Jason is drunk when I get home. “Nice,” I sneer at him. Olivia is awake, but Jason has a bottle of formula propped up on a blanket and she’s slurping quietly in her swing. “I guess you won’t be needing my services for much longer. Not after you get fired for showing up drunk tonight.”
He drags his glazed eyes from the TV and stares at me in the chair to his right. “Be careful, kid. If you start nagging me like a wife, I’ll start expecting more than just babysitting.”
“You try it, I’ll cut your dick off when you’re sleeping.”
“Tough girl, huh?” he says back, taking another swig of beer.
“People underestimate me all the time, Jason. You have no idea who I am. So feel free to join the rest of the world. You’ll see what happens if you ever lay another hand on me.”
He gets up, throws his empty bottle in the trash with a clang that says it’s not his first today, and then grabs his keys and walks to the door. “You’re so dramatic, Shannon. It’s not my fault you fuck every guy you meet on the first date.”
“Oh, is that what you think?”
“Jill talked just as much shit about you as you do about her. I know exactly who you are.” He walks out the door, slamming it behind him.
Olivia starts and begins to cry. “Shhhh,” I say to her, taking the bottle and lifting her out of that damn swing. I hold her close, rocking her a little as she rests her head on my chest. Poor baby. She’s stuck with him and she has no idea what kind of a piece of shit he really is. “I won’t leave you here,” I tell her softly. “I promise. I won’t leave you here.”
We sit on the couch and mindlessly watch TV together. Well, she drinks her bottle and I do the mindless stuff. And before long she’s her usual sleepy self. I take her back to Jason’s room and place her in her crib, covering her with a light blanket.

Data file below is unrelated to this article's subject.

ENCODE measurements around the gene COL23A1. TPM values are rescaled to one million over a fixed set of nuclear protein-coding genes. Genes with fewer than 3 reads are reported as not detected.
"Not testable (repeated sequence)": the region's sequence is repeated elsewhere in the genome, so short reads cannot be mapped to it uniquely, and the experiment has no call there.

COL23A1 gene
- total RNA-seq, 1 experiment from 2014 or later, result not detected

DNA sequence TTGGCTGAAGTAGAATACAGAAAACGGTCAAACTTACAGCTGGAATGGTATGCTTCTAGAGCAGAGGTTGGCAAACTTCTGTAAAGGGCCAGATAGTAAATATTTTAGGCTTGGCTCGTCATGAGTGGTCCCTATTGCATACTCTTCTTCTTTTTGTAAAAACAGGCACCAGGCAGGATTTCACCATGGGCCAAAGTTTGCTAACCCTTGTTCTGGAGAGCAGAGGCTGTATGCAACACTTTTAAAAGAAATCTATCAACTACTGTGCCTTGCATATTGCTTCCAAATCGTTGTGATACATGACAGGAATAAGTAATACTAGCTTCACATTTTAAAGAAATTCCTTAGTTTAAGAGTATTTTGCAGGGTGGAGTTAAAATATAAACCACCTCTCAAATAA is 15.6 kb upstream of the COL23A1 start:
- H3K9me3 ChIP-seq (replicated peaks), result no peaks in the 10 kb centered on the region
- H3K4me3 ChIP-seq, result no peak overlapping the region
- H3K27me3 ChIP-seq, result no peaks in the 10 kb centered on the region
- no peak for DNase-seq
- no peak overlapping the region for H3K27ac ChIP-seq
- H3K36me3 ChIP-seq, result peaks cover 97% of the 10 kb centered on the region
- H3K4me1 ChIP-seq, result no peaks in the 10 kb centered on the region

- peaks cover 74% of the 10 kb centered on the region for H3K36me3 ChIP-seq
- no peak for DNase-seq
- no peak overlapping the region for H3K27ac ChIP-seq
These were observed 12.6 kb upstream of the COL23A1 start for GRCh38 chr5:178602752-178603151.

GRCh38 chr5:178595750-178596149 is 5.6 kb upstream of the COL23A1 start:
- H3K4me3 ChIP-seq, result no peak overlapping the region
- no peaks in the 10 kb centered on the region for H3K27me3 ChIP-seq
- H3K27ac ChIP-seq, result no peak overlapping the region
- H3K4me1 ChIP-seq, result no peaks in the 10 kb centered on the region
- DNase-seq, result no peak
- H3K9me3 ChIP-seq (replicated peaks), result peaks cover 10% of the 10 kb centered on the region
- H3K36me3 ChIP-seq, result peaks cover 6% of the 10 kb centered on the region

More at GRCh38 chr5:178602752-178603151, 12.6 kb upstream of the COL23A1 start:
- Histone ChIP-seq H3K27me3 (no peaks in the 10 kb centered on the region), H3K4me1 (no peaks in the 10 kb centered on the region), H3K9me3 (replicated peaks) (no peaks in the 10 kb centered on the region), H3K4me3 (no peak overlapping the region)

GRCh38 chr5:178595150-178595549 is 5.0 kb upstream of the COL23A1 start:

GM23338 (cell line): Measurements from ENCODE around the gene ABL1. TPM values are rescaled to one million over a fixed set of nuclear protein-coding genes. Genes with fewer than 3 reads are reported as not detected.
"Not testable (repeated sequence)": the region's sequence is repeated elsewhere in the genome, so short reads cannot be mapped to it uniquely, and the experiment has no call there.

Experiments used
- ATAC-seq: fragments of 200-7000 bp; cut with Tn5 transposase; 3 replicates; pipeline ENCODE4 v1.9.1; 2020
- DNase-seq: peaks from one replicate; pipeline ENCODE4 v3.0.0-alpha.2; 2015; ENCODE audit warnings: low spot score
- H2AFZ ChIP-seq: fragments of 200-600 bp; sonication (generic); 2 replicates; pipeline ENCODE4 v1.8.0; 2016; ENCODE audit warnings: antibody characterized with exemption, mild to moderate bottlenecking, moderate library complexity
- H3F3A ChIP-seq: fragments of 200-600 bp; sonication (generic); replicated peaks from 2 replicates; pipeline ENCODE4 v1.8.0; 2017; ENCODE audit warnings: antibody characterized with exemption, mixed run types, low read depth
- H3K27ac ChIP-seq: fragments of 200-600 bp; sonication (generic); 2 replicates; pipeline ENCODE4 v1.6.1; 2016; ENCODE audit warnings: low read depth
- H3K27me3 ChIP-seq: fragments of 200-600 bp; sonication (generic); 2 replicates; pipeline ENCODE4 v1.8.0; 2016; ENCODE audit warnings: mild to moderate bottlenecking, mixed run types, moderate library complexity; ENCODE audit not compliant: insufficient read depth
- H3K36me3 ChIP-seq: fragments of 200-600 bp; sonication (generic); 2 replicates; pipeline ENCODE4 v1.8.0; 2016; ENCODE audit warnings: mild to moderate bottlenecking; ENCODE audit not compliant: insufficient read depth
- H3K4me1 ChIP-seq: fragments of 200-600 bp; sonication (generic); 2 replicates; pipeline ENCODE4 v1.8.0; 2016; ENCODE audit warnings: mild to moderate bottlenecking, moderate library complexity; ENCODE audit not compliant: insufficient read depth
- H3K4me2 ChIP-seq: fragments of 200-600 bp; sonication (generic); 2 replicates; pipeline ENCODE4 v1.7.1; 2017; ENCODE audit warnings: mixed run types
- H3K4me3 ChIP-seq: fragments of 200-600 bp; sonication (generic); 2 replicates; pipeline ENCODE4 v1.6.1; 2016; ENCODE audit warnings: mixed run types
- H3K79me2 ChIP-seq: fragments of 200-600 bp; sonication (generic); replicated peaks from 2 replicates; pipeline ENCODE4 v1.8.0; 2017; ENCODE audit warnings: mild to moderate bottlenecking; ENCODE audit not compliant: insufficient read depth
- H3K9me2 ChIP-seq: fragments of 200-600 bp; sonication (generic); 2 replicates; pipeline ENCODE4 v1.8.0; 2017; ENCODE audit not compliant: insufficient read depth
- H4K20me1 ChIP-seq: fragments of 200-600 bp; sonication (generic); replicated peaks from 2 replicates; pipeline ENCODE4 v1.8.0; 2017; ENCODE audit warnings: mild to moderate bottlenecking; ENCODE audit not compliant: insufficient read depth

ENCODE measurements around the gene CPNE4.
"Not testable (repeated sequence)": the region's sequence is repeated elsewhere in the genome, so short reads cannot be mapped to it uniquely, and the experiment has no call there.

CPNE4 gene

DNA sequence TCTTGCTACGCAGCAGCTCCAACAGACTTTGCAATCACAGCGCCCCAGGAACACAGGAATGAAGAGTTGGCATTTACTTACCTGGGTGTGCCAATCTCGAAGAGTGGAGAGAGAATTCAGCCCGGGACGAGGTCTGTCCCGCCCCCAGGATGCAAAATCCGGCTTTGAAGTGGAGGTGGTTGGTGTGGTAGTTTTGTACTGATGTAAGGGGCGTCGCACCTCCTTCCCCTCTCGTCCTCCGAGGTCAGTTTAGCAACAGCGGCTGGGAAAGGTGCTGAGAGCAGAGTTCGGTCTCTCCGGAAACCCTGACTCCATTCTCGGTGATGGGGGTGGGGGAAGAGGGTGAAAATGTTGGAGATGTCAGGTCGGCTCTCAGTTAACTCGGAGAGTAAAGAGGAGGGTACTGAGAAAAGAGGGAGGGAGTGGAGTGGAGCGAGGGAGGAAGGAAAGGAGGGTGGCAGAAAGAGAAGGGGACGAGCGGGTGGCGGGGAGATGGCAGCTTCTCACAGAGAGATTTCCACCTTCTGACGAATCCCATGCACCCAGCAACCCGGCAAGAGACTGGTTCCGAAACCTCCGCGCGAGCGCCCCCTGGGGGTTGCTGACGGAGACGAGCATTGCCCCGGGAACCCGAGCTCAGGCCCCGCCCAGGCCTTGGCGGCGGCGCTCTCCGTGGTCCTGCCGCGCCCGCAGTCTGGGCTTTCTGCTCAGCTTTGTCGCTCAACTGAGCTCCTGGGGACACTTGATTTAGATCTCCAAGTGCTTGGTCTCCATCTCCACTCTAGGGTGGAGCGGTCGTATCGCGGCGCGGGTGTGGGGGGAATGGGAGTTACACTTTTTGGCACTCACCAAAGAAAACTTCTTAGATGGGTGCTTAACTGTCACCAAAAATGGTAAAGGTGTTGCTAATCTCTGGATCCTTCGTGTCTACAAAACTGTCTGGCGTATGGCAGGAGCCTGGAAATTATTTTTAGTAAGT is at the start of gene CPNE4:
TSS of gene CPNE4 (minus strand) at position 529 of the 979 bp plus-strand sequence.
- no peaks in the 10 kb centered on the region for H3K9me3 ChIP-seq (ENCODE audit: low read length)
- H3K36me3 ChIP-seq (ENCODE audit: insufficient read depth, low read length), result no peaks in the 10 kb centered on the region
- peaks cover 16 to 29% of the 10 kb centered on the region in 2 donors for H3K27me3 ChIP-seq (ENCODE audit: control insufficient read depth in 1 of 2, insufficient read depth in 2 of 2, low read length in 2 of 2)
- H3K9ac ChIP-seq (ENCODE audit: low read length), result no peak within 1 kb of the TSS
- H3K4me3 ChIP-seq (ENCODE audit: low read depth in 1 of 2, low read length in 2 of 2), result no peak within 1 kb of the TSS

When I get back to the living room my phone is chiming a message.
Mateo: Did you eat?
I’ve been using the money Jason leaves on the counter for me for bus fare and school lunch all week. I haven’t eaten since last night. I’m secretly hoping for a dinner invite when Mateo messages back.
Mateo: Check the back porch.
I get up and walk to the sliding door and look down at the ground where a brown paper bag is sitting. I open the door and look to my right, trying to see if he’s in the alley beyond the gate, but there’s nothing there.
I grab the bag and go inside, my mouth watering before I even set it on the counter. There’s another note stapled to the bag, so I rip it off and open it up.
Remind me to remind you to tell me about how people underestimate you all the time.
Jesus Christ. He’s watching me. Listening, at the very least. I bet he came over with food and stood right outside the slider.
I sigh, take out the food—leftover lasagna, hot—and get a fork. I can’t shovel that stuff in my face fast enough, that’s how hungry I am. I’m lucky if I eat once a day. I’ve never been this skinny in my life. I’ve lost so much weight since we moved to California, I’m probably about a hundred pounds. Which doesn’t look bad on me, since I’m so short. But my stomach hurts every day from hunger. I just smoke to forget about it. I always have those, Jason has cartons of them on top of the fridge and for whatever reason, he doesn’t bitch about me taking them, so I help myself daily.
You’d think that asshole would at least bring food home from the restaurant, but no. He doesn’t.
My phone rings and I fish it out of my pocket and press accept. “Yeah,” I say.